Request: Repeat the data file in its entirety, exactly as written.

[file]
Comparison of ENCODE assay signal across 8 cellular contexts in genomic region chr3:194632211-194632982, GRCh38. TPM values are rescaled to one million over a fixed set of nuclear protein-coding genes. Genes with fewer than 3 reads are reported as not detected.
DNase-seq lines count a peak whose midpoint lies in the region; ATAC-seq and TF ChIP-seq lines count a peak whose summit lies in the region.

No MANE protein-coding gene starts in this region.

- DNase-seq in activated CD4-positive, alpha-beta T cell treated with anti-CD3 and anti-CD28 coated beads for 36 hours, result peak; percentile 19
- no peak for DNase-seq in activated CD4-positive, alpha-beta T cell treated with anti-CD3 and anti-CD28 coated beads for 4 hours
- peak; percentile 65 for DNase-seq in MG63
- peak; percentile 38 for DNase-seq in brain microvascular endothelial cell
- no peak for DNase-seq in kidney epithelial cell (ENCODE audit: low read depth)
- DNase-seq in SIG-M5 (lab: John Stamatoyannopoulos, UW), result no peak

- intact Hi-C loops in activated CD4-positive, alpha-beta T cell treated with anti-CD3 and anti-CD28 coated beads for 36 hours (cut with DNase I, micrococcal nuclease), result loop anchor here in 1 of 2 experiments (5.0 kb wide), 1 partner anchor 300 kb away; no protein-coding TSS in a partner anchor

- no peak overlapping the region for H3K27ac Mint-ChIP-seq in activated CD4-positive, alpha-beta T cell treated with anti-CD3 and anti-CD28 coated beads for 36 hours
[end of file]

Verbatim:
Comparison of ENCODE assay signal across 8 cellular contexts in genomic region chr3:194632211-194632982, GRCh38. TPM values are rescaled to one million over a fixed set of nuclear protein-coding genes. Genes with fewer than 3 reads are reported as not detected.
DNase-seq lines count a peak whose midpoint lies in the region; ATAC-seq and TF ChIP-seq lines count a peak whose summit lies in the region.

No MANE protein-coding gene starts in this region.

- DNase-seq in activated CD4-positive, alpha-beta T cell treated with anti-CD3 and anti-CD28 coated beads for 36 hours, result peak; percentile 19
- no peak for DNase-seq in activated CD4-positive, alpha-beta T cell treated with anti-CD3 and anti-CD28 coated beads for 4 hours
- peak; percentile 65 for DNase-seq in MG63
- peak; percentile 38 for DNase-seq in brain microvascular endothelial cell
- no peak for DNase-seq in kidney epithelial cell (ENCODE audit: low read depth)
- DNase-seq in SIG-M5 (lab: John Stamatoyannopoulos, UW), result no peak

- intact Hi-C loops in activated CD4-positive, alpha-beta T cell treated with anti-CD3 and anti-CD28 coated beads for 36 hours (cut with DNase I, micrococcal nuclease), result loop anchor here in 1 of 2 experiments (5.0 kb wide), 1 partner anchor 300 kb away; no protein-coding TSS in a partner anchor

- no peak overlapping the region for H3K27ac Mint-ChIP-seq in activated CD4-positive, alpha-beta T cell treated with anti-CD3 and anti-CD28 coated beads for 36 hours